Corey Wilks, Psy.D.

Helping Creators Reach Their Potential

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34 Lessons on How to Live with Intention

I turn 34 years old today.

Here a few lessons I’ve built my life around that help me be more intentional every day and make the most of the time I have left…


When you’re angry, don’t say that thing you really want to say.

There’s no such thing as winning an argument.

Only losing a friend.


Don’t complain.

Offer a solution or shut the fuck up.

Case in point:

I got tired of seeing fake gurus peddling bullshit coaching courses or the only good ones costing thousands of dollars.

Instead of continuing to complain about it, I built a self-paced course to help people become world-class coaches.

So now I know there’s at least one awesome course out there to help people.


Don’t rely on motivation.

It’s fleeting and unreliable.

Focus on building momentum instead.


Focus less on reading a lot or reading quickly.

Focus more on reading deeply and applying it.


Assume you’ll be lazy and unmotivated when the time comes to do the thing.

With that assumption in place, build an environment that guarantees you still do the thing.

  • Build in accountability.
  • Set the bar super low.
  • Remove distractions.
  • Make it convenient.


Most people listen with the intent to respond.

They’re just waiting their turn to speak.

If you want to get ahead of 99% of them, flip it.

Listen with the intent to understand.

When people feel like you care, you’ve made a friend.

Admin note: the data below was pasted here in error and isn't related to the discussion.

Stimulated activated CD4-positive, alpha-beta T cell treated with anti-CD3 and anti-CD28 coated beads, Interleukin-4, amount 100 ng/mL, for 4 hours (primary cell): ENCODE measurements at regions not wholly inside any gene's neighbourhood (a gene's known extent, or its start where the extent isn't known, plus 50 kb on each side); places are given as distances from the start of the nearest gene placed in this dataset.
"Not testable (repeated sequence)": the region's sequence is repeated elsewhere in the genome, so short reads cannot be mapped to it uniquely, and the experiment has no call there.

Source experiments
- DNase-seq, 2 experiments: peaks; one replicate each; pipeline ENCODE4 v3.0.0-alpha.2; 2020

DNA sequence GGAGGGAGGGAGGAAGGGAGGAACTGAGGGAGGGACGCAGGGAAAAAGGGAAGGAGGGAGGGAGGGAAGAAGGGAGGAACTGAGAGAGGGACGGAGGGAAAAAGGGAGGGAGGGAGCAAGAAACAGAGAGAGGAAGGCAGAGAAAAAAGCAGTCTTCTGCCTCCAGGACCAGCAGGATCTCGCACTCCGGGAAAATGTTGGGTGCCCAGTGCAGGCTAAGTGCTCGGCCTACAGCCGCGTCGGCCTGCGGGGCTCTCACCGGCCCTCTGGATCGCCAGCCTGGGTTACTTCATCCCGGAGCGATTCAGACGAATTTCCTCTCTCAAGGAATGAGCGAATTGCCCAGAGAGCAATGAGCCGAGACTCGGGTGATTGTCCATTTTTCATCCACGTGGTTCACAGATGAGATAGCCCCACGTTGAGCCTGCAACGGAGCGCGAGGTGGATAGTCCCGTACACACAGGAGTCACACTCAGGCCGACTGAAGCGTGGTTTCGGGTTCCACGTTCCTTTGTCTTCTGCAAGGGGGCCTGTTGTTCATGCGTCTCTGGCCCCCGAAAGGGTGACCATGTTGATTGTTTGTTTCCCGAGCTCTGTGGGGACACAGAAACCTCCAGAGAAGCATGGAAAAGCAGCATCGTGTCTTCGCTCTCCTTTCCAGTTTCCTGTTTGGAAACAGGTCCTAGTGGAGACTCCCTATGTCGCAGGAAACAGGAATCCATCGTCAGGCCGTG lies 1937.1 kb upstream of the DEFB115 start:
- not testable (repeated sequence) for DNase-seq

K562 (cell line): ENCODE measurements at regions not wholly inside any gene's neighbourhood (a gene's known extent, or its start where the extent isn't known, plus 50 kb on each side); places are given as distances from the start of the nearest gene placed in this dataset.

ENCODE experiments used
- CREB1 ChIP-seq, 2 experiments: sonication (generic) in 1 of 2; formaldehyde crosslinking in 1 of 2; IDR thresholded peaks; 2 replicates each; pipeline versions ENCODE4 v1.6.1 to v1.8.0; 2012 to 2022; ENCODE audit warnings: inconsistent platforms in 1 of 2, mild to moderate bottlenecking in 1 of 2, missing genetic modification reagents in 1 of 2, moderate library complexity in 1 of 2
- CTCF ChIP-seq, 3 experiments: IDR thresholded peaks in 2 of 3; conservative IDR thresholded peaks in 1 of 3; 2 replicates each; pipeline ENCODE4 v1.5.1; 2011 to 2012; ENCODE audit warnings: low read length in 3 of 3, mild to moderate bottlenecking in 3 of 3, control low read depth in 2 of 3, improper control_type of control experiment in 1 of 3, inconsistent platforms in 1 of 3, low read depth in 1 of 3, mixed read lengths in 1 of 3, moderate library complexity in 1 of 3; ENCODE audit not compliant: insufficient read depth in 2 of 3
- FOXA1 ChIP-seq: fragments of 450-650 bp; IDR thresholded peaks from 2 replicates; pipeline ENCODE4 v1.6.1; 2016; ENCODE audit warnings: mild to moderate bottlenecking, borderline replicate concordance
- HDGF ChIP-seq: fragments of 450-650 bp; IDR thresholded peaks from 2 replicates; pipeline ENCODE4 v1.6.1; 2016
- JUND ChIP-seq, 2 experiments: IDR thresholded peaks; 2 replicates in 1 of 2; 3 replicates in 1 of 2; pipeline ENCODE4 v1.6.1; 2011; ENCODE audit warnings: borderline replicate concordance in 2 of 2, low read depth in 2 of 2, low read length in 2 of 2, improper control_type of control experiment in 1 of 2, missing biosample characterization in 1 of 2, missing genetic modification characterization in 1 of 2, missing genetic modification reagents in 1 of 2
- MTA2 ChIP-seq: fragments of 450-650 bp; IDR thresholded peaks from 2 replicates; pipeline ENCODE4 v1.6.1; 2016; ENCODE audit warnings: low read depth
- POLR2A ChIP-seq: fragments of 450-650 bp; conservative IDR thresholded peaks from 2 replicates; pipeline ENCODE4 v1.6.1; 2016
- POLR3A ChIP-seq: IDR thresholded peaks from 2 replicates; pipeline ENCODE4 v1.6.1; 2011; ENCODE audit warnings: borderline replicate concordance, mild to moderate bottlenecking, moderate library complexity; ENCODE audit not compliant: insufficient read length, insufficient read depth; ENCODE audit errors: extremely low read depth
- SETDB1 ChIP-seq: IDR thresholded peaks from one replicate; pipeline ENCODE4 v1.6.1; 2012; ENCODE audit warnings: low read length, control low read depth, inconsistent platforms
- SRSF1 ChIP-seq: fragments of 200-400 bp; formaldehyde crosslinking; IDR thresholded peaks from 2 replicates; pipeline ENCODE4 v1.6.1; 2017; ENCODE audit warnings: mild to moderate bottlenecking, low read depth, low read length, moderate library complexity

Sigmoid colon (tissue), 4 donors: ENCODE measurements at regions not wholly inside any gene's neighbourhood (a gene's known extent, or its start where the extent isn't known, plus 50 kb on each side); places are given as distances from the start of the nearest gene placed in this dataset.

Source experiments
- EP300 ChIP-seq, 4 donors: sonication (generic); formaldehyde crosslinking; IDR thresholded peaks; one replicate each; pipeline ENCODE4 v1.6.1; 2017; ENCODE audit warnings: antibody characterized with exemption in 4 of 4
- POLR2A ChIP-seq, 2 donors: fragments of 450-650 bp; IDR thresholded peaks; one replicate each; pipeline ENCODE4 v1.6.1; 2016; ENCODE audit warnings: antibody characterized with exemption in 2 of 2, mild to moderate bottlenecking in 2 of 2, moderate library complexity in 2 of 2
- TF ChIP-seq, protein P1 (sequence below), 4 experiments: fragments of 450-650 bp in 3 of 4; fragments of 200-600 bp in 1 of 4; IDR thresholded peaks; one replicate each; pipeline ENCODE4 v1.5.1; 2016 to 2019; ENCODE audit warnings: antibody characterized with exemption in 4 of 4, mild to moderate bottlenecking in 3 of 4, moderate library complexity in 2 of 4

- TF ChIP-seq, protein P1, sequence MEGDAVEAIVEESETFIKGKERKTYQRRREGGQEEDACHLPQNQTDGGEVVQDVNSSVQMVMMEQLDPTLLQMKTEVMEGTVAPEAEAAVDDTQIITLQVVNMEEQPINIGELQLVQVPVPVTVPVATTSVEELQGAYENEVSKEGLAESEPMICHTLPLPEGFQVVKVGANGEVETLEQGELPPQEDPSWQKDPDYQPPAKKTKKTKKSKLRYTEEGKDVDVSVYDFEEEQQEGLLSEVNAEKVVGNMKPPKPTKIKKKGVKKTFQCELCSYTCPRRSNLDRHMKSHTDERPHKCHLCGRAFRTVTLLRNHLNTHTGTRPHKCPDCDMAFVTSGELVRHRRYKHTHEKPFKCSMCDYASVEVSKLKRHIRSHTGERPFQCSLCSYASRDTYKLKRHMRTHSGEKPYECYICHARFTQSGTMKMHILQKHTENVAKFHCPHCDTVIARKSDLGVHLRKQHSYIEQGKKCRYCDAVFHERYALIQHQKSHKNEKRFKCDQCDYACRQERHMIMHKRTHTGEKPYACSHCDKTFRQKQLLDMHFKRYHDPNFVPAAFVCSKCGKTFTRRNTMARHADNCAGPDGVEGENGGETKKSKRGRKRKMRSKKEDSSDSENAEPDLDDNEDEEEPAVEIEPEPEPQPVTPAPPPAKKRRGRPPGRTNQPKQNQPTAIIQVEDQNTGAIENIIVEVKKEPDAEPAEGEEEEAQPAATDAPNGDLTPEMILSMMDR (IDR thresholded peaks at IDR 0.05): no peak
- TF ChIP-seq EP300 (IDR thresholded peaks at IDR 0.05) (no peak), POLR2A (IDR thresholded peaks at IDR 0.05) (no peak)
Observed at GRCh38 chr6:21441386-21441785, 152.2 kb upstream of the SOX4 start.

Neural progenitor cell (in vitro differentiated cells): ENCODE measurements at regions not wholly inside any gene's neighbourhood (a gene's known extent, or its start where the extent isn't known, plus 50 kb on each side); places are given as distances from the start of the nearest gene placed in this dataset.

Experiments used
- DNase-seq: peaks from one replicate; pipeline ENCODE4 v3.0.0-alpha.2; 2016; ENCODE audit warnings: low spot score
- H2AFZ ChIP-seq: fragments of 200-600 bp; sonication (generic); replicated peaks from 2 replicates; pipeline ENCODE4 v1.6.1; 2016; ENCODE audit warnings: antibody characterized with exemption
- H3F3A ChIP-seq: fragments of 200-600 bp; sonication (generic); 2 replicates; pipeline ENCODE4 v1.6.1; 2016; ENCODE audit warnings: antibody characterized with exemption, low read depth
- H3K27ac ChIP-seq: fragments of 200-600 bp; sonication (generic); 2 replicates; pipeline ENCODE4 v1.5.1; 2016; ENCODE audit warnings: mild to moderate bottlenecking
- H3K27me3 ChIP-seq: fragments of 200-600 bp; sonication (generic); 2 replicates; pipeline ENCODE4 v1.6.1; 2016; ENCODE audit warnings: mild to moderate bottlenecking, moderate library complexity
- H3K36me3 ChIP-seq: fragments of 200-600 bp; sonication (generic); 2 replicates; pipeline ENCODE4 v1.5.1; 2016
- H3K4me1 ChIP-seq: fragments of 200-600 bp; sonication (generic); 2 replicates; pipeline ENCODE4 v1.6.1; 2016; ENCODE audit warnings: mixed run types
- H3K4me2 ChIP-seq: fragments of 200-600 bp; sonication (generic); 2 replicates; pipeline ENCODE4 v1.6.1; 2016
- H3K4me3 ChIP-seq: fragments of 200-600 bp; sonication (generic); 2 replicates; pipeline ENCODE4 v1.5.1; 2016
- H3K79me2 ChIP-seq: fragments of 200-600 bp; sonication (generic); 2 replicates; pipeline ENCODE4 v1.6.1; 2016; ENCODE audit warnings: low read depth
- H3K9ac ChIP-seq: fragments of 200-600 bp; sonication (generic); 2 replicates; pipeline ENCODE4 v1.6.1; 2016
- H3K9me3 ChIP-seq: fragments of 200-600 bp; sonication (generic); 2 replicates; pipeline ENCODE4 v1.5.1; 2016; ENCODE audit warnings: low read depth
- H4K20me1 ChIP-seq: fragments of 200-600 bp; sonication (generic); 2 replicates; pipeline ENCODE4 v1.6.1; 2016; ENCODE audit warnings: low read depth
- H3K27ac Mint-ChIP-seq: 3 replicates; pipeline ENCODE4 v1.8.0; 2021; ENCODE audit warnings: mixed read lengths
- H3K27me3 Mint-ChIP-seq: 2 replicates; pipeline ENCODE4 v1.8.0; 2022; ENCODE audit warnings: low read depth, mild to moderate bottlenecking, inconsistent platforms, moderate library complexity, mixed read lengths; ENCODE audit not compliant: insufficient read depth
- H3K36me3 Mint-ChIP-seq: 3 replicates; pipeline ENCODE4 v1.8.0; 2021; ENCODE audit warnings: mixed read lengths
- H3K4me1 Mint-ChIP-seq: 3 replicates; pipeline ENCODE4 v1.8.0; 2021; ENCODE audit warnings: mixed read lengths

Normal is overrated.

Be fucking weird.


You are your greatest asset.

Invest accordingly.


It’s easier to maintain good health than achieve it.

Stop waiting to “get healthy.”

Do it now.


Your time, energy, and attention are finite.

Your energy and attention renew daily.

Your time doesn’t.

Once it’s gone, it’s gone.

Spend it on what matters.


Build two things if you want true financial security:

  • A network of incredible people
  • A collection of powerful skills

If your bank account went to zero today.

You’d be able to rebuild just fine.


Call your mom.

Call your dad.

Call your grandma.

Call your grandpa.

One day, you won’t be able to.


If you can only learn one skill:

Learn how to hold a conversation and build rapport.

Relationships are fundamental to human connection:

Sales, coaching, therapy, teaching, parenting, dating, etc.

Everything comes down to making people feel safe and supported.


Speak last.

It gives you more time to hear everyone else’s reasoning and choose your words carefully.


Status games are for people too insecure to be themselves.

Don’t play them.


Most people spend their entire lives jumping from one distraction to the next because they’re running from their toxic thoughts and insecurities.

Work on your relationship with yourself if you want peace.


Freely give value to the world.

You won’t regret it.


You don’t want to be rich and famous.

You want what they represent:

Freedom and influence.


Don’t make your mental baggage someone else’s responsibility.

Own your shit.

Work on your shit.

Learn to let go of your shit.

Otherwise, everything in your life will go to shit.